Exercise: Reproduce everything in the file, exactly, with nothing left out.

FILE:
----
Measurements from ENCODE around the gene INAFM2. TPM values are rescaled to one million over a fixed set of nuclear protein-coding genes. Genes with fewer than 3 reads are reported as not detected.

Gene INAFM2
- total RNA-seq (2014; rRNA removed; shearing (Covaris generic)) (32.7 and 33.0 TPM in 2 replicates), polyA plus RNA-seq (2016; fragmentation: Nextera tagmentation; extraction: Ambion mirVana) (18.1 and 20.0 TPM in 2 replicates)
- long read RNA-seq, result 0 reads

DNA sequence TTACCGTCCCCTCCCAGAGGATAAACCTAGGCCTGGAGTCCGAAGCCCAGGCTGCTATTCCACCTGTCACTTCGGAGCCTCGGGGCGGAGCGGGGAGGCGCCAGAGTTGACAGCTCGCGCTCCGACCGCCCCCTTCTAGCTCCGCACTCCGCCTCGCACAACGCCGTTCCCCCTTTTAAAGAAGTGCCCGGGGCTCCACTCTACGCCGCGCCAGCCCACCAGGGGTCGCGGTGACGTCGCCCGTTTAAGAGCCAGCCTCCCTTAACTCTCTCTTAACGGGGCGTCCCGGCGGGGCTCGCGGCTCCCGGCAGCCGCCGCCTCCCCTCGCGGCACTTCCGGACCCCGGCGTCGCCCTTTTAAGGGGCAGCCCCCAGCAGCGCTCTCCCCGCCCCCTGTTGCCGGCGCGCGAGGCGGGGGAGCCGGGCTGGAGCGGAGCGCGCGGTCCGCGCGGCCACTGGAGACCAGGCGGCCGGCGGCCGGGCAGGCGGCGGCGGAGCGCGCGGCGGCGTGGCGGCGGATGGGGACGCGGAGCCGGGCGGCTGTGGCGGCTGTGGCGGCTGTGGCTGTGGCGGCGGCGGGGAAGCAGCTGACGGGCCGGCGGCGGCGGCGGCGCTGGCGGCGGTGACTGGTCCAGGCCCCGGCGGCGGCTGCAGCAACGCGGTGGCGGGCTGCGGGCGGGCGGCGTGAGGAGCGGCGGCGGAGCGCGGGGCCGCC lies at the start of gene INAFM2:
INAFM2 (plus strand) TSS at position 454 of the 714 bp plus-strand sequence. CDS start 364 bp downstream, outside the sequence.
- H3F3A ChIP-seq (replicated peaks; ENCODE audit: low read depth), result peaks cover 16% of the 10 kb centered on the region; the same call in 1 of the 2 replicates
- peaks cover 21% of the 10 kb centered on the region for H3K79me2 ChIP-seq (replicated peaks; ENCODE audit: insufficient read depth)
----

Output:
Measurements from ENCODE around the gene INAFM2. TPM values are rescaled to one million over a fixed set of nuclear protein-coding genes. Genes with fewer than 3 reads are reported as not detected.

Gene INAFM2
- total RNA-seq (2014; rRNA removed; shearing (Covaris generic)) (32.7 and 33.0 TPM in 2 replicates), polyA plus RNA-seq (2016; fragmentation: Nextera tagmentation; extraction: Ambion mirVana) (18.1 and 20.0 TPM in 2 replicates)
- long read RNA-seq, result 0 reads

DNA sequence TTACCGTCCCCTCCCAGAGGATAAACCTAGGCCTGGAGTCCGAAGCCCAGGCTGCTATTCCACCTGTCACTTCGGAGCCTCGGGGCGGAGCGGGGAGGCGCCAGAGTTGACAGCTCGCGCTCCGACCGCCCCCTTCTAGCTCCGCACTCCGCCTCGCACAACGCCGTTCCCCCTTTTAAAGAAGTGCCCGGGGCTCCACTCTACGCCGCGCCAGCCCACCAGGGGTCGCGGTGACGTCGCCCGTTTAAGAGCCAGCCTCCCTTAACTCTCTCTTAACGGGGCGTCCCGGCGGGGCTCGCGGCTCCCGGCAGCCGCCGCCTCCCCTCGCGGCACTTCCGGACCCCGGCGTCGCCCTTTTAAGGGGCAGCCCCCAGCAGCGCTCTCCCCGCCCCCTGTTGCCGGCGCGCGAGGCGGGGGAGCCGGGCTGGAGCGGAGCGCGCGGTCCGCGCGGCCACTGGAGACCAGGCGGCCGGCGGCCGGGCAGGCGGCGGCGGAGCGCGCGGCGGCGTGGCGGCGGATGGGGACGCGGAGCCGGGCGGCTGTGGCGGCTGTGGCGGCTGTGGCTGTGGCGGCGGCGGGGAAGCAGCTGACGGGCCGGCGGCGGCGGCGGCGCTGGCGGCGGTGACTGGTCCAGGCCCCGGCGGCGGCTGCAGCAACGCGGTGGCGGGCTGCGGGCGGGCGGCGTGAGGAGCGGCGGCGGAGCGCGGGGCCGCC lies at the start of gene INAFM2:
INAFM2 (plus strand) TSS at position 454 of the 714 bp plus-strand sequence. CDS start 364 bp downstream, outside the sequence.
- H3F3A ChIP-seq (replicated peaks; ENCODE audit: low read depth), result peaks cover 16% of the 10 kb centered on the region; the same call in 1 of the 2 replicates
- peaks cover 21% of the 10 kb centered on the region for H3K79me2 ChIP-seq (replicated peaks; ENCODE audit: insufficient read depth)